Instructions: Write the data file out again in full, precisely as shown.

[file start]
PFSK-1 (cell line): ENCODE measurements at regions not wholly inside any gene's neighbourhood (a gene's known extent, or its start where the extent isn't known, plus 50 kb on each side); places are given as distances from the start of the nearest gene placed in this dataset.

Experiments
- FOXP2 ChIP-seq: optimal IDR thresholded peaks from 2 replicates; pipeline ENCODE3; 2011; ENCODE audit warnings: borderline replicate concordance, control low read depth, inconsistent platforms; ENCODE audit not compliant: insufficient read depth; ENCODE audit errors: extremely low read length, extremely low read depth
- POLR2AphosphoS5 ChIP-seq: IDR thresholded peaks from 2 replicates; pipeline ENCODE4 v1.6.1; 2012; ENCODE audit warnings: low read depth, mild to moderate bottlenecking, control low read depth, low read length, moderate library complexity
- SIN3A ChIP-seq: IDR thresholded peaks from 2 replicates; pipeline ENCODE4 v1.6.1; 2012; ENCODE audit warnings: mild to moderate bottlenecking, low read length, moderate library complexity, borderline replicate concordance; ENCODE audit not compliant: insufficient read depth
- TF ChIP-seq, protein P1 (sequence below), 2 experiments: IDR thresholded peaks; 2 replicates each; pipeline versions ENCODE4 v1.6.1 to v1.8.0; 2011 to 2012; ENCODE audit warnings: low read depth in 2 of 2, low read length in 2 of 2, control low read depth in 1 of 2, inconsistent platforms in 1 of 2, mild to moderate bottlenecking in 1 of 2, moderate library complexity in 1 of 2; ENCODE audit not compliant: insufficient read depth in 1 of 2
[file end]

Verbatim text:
PFSK-1 (cell line): ENCODE measurements at regions not wholly inside any gene's neighbourhood (a gene's known extent, or its start where the extent isn't known, plus 50 kb on each side); places are given as distances from the start of the nearest gene placed in this dataset.

Experiments
- FOXP2 ChIP-seq: optimal IDR thresholded peaks from 2 replicates; pipeline ENCODE3; 2011; ENCODE audit warnings: borderline replicate concordance, control low read depth, inconsistent platforms; ENCODE audit not compliant: insufficient read depth; ENCODE audit errors: extremely low read length, extremely low read depth
- POLR2AphosphoS5 ChIP-seq: IDR thresholded peaks from 2 replicates; pipeline ENCODE4 v1.6.1; 2012; ENCODE audit warnings: low read depth, mild to moderate bottlenecking, control low read depth, low read length, moderate library complexity
- SIN3A ChIP-seq: IDR thresholded peaks from 2 replicates; pipeline ENCODE4 v1.6.1; 2012; ENCODE audit warnings: mild to moderate bottlenecking, low read length, moderate library complexity, borderline replicate concordance; ENCODE audit not compliant: insufficient read depth
- TF ChIP-seq, protein P1 (sequence below), 2 experiments: IDR thresholded peaks; 2 replicates each; pipeline versions ENCODE4 v1.6.1 to v1.8.0; 2011 to 2012; ENCODE audit warnings: low read depth in 2 of 2, low read length in 2 of 2, control low read depth in 1 of 2, inconsistent platforms in 1 of 2, mild to moderate bottlenecking in 1 of 2, moderate library complexity in 1 of 2; ENCODE audit not compliant: insufficient read depth in 1 of 2